It all depends on how you look at it

Yesterday’s Wayno/Piraro Bizarro (Wayno’s title: “Arm of the Beholder”):

(#1) (If you’re puzzled by the odd symbols in the cartoon — Dan Piraro says there are 6 in this strip — see this Page.)

Then, to appreciate what Wow Man says (and also to find one of the Bizarro symbols), consider this inverted version of his image:

(#2) Wow Man, upside down; now, you see what he sees

T-shirts and tattoos both function as kinds of everyday performance art — t-shirts more straightforwardly, since they’re usually available for inspection by anyone the wearer comes across; tattoos more subtly, since they’re usually covered by clothing, and are then made available for certain audiences by removing the clothing. (Note the usually: t-shirts can be concealed by shirts or jackets and revealed only to select audiences; and tattoos on the hands, neck, and face are available to everyone.)

In either case, the display is for other people. In #1, however, both the tattoo and the t-shirt message are intended for the person whose body they adorn, and are placed where this person can see them (and aren’t located, say, on their back) and oriented so that this person can read them (which means that they’ll be upside-down for other people). The inverted heart says WOW for other people, but the right-side-up heart bears the tattoo cliché MOM for the guy whose arm it’s tattooed on.

It’s a matter of point of view, in this case quite literally.

Three previous postings. First, a posting with what I’ll take to be the model, or paradigm example, of a point of view difference.

—  from my 5/2/15 posting “Point of view”, on:

A photo sent by a friend, with a note referring to “the man in the uniform behind the left shoulder” of Barack Obama…

There are two men in uniform right behind Obama; how are we to interpret “left shoulder” here? From Obama’s point of view (in which case the man in question is to the right of Obama in the photo)? Or from our point of view, looking at the photo?

Left and right in photographs is determined by the viewer’s point of view (like house left and right), which (for subjects facing the camera) is the reverse of the subjects’ orientations — the person to my right when the photo was taken is on my left in the photo (compare stage left and right). [Note: I had the theater terminology wrong in the first version of this posting; thanks to reader Mitch4 for correcting me.]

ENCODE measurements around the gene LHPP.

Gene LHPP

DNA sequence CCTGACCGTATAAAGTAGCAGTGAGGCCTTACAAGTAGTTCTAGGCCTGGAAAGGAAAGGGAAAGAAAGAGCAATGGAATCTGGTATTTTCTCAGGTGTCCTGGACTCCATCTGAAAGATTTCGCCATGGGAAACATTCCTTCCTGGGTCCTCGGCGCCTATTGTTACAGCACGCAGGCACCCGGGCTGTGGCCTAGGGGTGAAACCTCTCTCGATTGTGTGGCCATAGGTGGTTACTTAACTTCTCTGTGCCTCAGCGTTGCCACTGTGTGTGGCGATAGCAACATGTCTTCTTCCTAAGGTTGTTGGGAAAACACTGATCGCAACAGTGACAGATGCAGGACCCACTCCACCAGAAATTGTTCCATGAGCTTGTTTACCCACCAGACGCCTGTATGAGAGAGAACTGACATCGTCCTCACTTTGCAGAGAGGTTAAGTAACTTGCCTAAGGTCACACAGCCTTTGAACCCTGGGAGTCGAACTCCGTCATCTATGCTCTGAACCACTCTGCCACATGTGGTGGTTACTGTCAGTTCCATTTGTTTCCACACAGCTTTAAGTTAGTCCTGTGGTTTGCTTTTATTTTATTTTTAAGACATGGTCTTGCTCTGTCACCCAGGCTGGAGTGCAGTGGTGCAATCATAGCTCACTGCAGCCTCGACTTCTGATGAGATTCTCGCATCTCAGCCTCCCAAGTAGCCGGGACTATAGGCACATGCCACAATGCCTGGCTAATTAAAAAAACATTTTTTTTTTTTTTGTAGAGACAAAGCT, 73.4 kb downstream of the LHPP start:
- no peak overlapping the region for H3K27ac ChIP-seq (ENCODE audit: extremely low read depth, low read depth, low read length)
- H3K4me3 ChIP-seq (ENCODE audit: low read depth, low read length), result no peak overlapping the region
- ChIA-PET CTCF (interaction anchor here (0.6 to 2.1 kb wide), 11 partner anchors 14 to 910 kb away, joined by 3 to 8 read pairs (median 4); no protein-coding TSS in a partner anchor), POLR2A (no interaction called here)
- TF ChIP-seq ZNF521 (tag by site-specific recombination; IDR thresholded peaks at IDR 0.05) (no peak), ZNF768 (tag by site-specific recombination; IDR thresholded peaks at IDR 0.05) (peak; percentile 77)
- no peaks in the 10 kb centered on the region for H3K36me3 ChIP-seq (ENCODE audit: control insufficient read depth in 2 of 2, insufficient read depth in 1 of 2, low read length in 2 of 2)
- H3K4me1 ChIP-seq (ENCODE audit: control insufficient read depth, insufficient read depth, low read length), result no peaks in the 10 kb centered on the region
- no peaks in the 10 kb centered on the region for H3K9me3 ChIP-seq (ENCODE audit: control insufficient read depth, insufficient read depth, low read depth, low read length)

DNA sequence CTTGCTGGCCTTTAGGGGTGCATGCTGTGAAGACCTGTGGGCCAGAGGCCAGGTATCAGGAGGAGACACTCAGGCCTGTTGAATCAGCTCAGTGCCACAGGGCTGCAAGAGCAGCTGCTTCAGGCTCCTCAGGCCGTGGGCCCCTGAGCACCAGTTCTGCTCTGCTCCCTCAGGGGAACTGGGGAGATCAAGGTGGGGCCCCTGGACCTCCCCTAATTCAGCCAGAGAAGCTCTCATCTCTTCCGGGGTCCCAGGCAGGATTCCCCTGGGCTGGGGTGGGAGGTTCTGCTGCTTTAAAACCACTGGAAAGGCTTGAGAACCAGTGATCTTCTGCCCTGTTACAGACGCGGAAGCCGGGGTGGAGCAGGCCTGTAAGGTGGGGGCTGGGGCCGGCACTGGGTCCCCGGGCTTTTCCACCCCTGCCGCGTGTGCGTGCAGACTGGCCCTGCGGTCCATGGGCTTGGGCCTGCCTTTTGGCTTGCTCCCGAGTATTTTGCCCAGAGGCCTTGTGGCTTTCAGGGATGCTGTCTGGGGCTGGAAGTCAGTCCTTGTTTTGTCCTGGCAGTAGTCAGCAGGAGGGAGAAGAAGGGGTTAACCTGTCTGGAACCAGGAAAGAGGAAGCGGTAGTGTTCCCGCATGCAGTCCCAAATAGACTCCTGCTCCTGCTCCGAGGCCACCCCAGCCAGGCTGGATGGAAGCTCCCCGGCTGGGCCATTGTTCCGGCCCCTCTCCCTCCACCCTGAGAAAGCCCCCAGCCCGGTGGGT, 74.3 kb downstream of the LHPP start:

Second, a posting about a more abstract use of point of view (but not so abstract as to refer to any difference in background assumptions, as point of view so commonly does).

— from my 5/23/18 posting “The art class”:

(#3) A Steed cartoon with four art students, three people and a tree, painting a skull on a stool

It’s about point of view (pov), especially as this reflects selective attention, an inclination to focus on certain things in the context over others.

… The human art students attend to what is human in the material offered as a model for still lifes, the dendral art student attends instead to what is wood in this material. From the three people’s points of view, what’s worth painting is the skull on the stool; from the tree’s point of view, what’s worth painting is the [wooden] stool the skull is resting on.

Third, back to less abstract cases, this time a difference between some person’s (literal) point of view in the context and some conventional, absolute frame of reference.

— from my 7/26/20 posting “Before or after”:

(#4) A One Big Happy strip in which Ruthie is on the phone with the homework hot line lady

Ruthie wrestles with a workbook question, apparently something along the lines of “Does 4th Street come before 6th Street or after it?”

… Crudely. the strip is about what before conveys, and that turns out to be dependent on the context. Ruthie takes before to refer to the ordering of a particular 4th and 6th Street in her own actual neighborhood, taking herself to provide the point of view for the spatial ordering (every spatial ordering via before rests on some point of view). But what’s the point of view of a workbook exercise?

The exercise assumes a conventional, absolute frame of reference in which numbered streets are viewed in numerical order, beginnng with the lowest number.

Absolute frames of reference turn up in other contexts as well: the right and left banks of big important rivers are often determined from the point of view of someone going downstream — regardless of where a particular observer happens to be standing. (There are exceptions; the Right and Left Banks of the Seine in Paris, for instance, are named by convention, and those names run opposite to the downstream generalization.)

4 Responses to “It all depends on how you look at it”

  1. Gary Says:

    I get WOW-MOM, but I can’t make heads nor tails of the symbols on his Tshirt.

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